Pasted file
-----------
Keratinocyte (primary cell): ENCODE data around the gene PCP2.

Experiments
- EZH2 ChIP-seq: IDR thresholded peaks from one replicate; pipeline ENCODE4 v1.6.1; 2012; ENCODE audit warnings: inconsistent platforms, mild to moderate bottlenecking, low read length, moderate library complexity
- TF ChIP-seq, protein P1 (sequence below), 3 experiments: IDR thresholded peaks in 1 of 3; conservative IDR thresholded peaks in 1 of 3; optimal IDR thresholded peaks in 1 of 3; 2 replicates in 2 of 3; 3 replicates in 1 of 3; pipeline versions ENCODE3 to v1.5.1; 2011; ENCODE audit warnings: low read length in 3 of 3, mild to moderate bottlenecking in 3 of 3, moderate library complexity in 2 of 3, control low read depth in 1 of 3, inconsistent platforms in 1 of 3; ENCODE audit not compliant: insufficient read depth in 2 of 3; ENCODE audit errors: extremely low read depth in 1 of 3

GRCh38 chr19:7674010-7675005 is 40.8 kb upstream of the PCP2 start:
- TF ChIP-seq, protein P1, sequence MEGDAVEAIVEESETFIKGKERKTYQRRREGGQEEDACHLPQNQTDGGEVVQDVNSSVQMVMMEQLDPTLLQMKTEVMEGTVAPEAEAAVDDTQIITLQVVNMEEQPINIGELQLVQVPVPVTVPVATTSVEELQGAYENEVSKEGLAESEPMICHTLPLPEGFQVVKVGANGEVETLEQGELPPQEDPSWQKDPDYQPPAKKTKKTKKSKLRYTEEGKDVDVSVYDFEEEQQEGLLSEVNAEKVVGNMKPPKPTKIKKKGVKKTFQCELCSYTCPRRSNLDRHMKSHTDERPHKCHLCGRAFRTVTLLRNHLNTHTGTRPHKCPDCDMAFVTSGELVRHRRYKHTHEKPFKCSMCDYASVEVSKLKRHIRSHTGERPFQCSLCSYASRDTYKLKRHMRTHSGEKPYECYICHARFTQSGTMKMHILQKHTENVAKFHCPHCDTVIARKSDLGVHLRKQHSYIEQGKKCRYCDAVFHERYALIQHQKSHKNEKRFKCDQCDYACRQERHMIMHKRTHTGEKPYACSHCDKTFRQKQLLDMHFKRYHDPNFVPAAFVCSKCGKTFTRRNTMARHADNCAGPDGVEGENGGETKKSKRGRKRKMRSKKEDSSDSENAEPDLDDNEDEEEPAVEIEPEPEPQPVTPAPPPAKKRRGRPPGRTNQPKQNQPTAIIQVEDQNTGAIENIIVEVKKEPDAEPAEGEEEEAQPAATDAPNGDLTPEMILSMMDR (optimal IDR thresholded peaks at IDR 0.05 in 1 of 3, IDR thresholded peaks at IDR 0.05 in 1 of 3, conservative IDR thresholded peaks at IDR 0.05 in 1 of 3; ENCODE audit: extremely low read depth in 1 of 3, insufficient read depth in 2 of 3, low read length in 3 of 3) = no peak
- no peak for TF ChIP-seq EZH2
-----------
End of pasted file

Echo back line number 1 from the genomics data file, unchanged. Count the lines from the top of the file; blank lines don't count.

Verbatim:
Keratinocyte (primary cell): ENCODE data around the gene PCP2.